Unlike when I was teaching, I do not need to adhere to strict policies regarding the learning of a group of students, but I can instead take an exploratory approach to learning alongside children. Specifically, in collaboration with a culturally and linguistically diverse group of 3rd-grade children in Mr. Holiday’s classroom this past year, I started to earwitness the ambient soundscapes of children’s life spaces. Although I first began listening with the children at Community School J three years earlier, I entered in to Mr. Holiday’s class this year interested in considering the ways children were engaging with and drawing upon various cultural, linguistic, and modal experiences to communicate. I did so aware that, for many historically marginalized children, such communicative practices are often overlooked or unheard in standardized curricular materials.
Mr. Holiday challenged his students to think—and hear—beyond the standardized curriculum by considering how sound can be a tool to write with and through.
“You’re writing, but you can use words, pictures, you can sketch…anything you want to,” Mr. Holiday shared with his class of diverse 3rd graders one day. “Just remember to listen. When we come back inside, we will all share what we heard and then we will talk about how we could use this in our stories about our school.”
Outdoors, a low-flying plane could be heard. With little bodies quietly kicking them back-and-forth, swings creaked. On the playground, we listened to the whipping wind and felt the cool fall weather on our skin. From the slide, one child sounded out for his peers the word chilly, stretching the ls as long as he could. The mulch of the dry ground was kicked by one child as another, with her stomach on the seat of a swing, pushed the ground under her feet to glide back-and-forth.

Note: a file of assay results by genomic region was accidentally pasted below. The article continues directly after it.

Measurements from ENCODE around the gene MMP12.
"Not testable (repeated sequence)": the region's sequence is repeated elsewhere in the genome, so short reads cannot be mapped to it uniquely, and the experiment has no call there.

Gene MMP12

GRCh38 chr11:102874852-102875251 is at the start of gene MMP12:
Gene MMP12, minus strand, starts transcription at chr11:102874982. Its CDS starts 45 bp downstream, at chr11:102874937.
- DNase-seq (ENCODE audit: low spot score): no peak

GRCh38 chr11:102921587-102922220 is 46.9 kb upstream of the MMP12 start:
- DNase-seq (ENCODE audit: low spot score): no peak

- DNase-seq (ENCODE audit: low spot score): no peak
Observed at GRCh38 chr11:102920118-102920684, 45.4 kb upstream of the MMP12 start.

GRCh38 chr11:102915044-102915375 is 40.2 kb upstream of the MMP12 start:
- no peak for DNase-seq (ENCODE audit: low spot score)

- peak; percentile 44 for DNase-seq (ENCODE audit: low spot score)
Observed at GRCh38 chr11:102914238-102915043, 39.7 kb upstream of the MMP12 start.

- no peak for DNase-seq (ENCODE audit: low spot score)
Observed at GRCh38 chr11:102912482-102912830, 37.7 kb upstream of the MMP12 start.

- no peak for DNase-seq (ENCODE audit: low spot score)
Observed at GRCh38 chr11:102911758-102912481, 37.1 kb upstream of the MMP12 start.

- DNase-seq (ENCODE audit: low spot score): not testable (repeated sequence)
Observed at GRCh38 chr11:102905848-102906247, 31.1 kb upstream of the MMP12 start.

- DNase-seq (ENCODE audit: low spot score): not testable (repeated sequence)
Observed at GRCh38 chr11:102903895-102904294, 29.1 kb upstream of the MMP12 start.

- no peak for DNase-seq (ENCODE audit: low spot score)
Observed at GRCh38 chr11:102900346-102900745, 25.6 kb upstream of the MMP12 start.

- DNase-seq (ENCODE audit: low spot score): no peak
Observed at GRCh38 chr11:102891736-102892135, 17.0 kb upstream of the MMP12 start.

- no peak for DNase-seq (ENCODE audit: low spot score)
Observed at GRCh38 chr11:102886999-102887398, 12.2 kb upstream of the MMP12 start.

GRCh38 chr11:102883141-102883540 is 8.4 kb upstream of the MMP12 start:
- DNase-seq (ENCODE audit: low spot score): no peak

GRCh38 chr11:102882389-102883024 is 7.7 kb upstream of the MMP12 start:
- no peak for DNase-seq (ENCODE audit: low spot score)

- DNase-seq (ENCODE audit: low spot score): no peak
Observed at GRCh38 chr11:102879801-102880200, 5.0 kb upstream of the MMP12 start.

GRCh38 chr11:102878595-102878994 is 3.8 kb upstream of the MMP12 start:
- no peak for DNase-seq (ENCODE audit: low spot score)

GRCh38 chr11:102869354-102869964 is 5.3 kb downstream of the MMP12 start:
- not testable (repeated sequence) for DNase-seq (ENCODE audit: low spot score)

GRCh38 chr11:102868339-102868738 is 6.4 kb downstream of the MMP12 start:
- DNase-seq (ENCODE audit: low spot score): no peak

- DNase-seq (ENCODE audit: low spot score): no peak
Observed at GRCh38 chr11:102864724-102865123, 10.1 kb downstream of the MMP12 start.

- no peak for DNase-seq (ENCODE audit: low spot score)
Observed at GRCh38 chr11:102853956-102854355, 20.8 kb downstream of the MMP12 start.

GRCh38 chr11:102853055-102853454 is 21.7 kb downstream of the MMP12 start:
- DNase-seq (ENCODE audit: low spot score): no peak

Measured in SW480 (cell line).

Some children imagined the empty playground to be filled with the familiar sounds of their daily recesses. Others began to set strict boundaries for how they and their peers might begin to listen. In an attempt to control the bodies of her peers, one girl sent away her friend, suggesting that they could not hear together. Almost simultaneously, another child silently waved from the highest playground tower to the three boys from her class seated closely next to each other on a bench.
As Mr. Holiday called for all children to make a line outside his classroom door, a cacophony of cheers and groans lurched from the children as they sprinted from their observation sites.
“Look at how much I noticed!” one little boy shouted as he handed his notebook to me with a list of sounds. He included sounds heard in the moments we were outdoors like the airplane, but he also included imagined shrieks of children at play.
The sounds of elementary schooling have shown me that much of classroom teaching and learning needs to be grounded in listening. From the structured directions—like those presented by Mr. Holiday—to the daily screams of children racing across the school grounds. In other words, we must listen to children, to their experiences, and to their emotions in order to critically consider how schooling, as a space, informs and is informed by children’s bodies and sounds.
I sometimes wonder what frequencies and rhythms are unheard. With each passing observation in a school, I question whether Western schooled notions of listening contaminate the uniquely trained ears of children. As I observed in the listening exercise with Mr. Holiday’s class, children were capable of engaging in multimodal listening: they not only heard, but felt the wind; they created and felt the vibrations of the swings. They imagined the movement of bodies across the playground and cacophony of sounds and emotions that accompanied them. All of these were embodied sounds I missed as an adult and classroom teacher.